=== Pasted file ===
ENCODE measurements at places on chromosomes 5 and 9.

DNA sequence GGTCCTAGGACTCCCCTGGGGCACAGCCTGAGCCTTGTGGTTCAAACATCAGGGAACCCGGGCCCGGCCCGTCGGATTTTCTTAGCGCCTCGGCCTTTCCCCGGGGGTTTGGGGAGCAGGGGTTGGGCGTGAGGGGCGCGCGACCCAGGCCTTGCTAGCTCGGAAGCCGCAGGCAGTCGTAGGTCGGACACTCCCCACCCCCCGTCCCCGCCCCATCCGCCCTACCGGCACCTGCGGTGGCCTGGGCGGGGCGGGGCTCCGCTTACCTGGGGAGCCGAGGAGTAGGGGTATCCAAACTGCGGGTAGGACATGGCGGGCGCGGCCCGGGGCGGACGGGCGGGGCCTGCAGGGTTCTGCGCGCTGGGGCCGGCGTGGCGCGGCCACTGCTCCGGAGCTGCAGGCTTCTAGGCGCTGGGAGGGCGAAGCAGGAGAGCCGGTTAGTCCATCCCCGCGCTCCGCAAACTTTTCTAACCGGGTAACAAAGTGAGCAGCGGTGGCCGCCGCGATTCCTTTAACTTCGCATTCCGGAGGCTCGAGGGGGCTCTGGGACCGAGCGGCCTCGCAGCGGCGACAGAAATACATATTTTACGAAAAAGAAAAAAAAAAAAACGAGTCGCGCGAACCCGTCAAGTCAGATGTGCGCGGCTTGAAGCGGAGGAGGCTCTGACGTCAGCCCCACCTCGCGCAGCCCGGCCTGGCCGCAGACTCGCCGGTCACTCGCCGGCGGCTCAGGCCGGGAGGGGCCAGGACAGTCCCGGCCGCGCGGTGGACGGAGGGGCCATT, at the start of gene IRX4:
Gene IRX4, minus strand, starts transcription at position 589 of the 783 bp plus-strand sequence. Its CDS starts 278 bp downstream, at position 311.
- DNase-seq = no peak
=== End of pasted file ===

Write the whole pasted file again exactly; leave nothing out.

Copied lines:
ENCODE measurements at places on chromosomes 5 and 9.

DNA sequence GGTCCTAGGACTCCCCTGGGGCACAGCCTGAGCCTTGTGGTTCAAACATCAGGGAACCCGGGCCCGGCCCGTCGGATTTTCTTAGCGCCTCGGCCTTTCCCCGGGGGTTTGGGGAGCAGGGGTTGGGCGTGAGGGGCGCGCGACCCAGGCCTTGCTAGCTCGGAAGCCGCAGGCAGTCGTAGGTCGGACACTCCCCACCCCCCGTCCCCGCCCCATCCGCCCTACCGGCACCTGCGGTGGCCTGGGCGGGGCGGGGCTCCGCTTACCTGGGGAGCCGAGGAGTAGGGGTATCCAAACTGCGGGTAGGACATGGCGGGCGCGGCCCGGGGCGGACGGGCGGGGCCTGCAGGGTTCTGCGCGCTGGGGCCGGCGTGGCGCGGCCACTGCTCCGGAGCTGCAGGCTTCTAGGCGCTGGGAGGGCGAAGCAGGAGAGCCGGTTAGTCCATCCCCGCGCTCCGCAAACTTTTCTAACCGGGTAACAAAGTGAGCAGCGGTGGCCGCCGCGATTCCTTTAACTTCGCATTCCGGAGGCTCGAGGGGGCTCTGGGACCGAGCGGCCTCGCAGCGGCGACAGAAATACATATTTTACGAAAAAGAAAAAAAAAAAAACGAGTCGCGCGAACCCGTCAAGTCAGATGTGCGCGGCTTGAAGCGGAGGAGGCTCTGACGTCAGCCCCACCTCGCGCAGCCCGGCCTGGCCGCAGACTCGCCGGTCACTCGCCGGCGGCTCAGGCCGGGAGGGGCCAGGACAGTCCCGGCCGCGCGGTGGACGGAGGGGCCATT, at the start of gene IRX4:
Gene IRX4, minus strand, starts transcription at position 589 of the 783 bp plus-strand sequence. Its CDS starts 278 bp downstream, at position 311.
- DNase-seq = no peak